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Terms in this set (91)
Bundles of muscle cells or fibers
Arrangement of the fasciculi
Muscles may be classified by their shape based on the __________ _____ _____ __________.
-Parallel (muscle fiber configuration)
-Pennate (muscle fiber configuration)
Muscle Fiber Configuration
Parallel (muscle fiber configuration)
The fibers or fasciculi are parallel to the tendon's long axis
Pennate (muscle fiber configuration)
The fibers lie at a non-parallel angle to the tendon's long axis; the tendon tends to run along the full length of the muscle
Pennate Configuration Types:
The muscle fibers lie along one side of the tendon
The muscle fibers lie on both sides of the tendon
The muscle fibers converge from several tendons
Angle of Pennation
The angle between pennate muscle fibers and the long axis of the tendon; determines forces directed to the tendon
Parallel Fiber Arrangement Example:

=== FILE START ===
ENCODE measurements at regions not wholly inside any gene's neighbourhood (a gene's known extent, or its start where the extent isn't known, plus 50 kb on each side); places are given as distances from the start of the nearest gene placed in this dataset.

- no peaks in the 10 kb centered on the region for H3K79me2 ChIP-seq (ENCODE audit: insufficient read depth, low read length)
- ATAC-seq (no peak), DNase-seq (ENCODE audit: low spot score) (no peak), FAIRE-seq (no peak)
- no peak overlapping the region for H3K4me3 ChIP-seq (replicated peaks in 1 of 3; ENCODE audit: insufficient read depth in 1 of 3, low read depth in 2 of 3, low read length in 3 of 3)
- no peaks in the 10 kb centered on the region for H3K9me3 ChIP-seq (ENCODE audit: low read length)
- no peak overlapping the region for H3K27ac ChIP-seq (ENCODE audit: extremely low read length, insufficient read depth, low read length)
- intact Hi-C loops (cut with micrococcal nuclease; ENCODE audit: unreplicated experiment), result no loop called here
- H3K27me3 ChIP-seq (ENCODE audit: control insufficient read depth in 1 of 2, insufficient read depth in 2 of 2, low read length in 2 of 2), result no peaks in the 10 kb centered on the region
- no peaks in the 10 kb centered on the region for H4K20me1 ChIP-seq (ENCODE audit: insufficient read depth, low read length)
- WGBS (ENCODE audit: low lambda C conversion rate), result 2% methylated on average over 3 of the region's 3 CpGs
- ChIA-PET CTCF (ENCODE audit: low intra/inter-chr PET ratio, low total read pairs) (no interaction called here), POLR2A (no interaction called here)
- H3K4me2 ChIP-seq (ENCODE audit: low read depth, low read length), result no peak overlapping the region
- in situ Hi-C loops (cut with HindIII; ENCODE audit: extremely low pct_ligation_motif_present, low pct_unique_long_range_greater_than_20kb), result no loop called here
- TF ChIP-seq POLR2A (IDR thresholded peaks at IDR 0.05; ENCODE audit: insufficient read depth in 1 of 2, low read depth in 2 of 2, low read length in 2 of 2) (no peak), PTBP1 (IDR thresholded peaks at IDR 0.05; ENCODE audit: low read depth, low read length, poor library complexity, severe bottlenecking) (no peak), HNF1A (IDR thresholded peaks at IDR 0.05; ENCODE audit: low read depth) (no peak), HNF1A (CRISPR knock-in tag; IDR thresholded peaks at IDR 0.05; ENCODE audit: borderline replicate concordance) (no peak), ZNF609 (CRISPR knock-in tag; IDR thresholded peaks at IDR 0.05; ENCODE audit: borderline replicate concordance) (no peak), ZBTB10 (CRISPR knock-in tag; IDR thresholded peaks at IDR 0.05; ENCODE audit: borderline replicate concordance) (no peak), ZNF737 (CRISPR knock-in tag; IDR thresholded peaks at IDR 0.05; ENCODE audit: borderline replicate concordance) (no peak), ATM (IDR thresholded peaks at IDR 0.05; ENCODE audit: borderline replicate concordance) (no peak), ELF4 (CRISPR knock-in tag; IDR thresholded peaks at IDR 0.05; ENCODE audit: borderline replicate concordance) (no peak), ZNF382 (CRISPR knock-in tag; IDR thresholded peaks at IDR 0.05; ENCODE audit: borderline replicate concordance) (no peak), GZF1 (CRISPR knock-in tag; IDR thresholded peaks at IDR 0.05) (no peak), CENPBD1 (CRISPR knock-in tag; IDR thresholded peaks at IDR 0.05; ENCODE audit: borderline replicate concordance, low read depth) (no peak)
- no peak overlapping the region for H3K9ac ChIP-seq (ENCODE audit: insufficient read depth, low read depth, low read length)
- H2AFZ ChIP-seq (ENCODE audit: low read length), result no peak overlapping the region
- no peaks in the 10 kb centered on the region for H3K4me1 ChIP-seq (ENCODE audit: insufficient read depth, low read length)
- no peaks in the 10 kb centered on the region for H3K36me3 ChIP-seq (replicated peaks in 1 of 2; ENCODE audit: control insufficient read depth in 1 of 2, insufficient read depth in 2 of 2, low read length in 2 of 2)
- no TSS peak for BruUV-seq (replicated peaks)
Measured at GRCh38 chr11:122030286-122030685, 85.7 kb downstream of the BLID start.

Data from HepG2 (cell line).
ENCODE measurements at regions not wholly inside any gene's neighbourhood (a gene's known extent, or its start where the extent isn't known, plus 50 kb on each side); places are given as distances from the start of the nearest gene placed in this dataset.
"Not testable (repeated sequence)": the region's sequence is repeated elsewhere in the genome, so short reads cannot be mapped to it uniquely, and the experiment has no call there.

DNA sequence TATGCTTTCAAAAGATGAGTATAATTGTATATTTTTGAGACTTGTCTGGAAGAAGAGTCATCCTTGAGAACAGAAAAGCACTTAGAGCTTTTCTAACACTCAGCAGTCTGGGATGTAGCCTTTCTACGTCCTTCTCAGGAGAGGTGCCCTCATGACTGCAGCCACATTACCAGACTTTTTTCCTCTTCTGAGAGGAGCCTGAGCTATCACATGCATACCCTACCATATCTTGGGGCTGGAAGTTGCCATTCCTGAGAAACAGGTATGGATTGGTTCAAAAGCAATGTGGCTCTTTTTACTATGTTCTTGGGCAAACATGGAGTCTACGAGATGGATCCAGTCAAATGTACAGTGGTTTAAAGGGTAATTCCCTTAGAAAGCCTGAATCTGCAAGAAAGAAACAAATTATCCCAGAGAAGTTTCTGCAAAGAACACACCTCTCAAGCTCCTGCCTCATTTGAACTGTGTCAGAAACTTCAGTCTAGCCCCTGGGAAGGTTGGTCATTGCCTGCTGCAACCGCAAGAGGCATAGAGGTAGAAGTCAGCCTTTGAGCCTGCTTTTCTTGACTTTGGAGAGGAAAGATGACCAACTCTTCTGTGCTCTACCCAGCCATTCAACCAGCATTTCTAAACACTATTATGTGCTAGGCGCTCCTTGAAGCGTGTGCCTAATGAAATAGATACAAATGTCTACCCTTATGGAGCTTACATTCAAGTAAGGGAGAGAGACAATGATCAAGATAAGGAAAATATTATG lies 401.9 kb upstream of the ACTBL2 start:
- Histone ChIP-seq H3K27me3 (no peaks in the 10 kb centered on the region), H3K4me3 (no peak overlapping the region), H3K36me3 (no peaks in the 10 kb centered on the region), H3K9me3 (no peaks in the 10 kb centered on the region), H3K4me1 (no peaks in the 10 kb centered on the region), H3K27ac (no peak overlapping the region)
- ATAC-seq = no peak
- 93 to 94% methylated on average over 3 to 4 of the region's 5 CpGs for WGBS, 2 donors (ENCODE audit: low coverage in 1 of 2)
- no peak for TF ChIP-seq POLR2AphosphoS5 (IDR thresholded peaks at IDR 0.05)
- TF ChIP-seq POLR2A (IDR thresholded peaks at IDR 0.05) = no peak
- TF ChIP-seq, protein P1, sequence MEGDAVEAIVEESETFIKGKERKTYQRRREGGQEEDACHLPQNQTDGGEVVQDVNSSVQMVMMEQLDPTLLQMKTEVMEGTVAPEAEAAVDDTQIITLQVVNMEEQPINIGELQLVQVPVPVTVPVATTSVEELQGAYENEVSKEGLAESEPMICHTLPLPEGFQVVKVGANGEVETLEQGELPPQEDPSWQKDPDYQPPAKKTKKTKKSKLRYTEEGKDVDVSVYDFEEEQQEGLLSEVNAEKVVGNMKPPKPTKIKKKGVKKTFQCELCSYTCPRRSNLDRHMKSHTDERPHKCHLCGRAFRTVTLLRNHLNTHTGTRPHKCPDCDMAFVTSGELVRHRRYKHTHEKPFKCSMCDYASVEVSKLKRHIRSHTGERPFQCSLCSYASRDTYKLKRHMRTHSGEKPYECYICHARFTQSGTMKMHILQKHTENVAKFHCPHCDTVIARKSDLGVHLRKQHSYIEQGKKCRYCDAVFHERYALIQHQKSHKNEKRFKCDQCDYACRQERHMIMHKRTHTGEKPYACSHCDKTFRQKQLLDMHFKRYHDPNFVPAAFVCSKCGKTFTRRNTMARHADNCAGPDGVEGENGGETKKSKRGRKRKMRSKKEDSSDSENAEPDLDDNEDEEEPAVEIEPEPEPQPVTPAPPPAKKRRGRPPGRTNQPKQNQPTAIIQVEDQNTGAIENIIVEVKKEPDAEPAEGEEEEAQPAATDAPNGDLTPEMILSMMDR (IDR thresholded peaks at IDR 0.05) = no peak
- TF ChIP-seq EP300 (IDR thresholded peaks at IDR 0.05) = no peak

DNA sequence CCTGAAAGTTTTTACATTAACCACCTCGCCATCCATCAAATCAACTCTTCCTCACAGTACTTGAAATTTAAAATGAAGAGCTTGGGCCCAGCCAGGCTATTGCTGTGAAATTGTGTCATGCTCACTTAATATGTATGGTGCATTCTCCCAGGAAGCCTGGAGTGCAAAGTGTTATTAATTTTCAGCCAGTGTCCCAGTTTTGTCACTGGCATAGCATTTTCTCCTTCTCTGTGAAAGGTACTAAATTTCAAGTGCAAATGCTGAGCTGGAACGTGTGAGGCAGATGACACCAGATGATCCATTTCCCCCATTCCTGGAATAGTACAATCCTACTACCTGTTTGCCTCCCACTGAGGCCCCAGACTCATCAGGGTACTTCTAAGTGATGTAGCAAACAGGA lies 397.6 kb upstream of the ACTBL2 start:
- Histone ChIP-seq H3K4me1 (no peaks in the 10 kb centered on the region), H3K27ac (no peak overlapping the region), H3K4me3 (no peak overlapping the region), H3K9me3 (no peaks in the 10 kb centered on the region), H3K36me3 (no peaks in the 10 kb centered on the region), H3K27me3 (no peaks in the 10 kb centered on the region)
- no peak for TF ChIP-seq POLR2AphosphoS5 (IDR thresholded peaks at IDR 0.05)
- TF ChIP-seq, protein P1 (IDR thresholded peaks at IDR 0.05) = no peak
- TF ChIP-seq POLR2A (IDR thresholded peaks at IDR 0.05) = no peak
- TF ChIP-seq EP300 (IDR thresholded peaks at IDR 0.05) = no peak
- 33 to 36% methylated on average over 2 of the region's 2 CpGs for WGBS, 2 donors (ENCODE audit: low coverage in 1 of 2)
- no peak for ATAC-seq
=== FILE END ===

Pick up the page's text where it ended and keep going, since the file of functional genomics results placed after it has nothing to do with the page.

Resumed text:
Penniform Fiber Arrangement Example:
Bipenniform Fiber Arrangement Example:
Multipenniform Fiber Arrangement Example:
Parallel Fibered Muscles
The muscle shortens as a direct relationship of the shortening of the muscle fibers (ex. if the fibers shorten by 3cm, then the entire muscle will shorten by 3cm)
Pennate Fibered Muscles
They rotate about their tendon attachment or attachments, progressively increasing their angle relative to the tendon (ex. if the fibers shorten by 3cm, then the entire muscle will shorten by 2cm)
SPEED of muscle contraction
-Faster contraction rate because they all shorten at the same time
FORCE of muscle contraction
-Higher concentration of fibers (fiber density)
-Can generate more force because there are a greater number of fibers
The amount of __________ in a contracted muscle is __________ throughout the muscle and it's active tendons from origin to insertions; force is uniform throughout the tendon.
Some __________ muscles may not develop tension in __________ heads during certain actions.
Torque; joints; resistance
The force produced by muscles creates __________ at the __________ (Tm) which is balanced against the torque produced by any __________ (Tr), including the resistance of the limb or body segment itself.
The type of contraction in the muscle is dependent on the relationship between torque produced by __________ and torque produced by __________.
If Tm>Tr the muscle __________ (__________ contraction)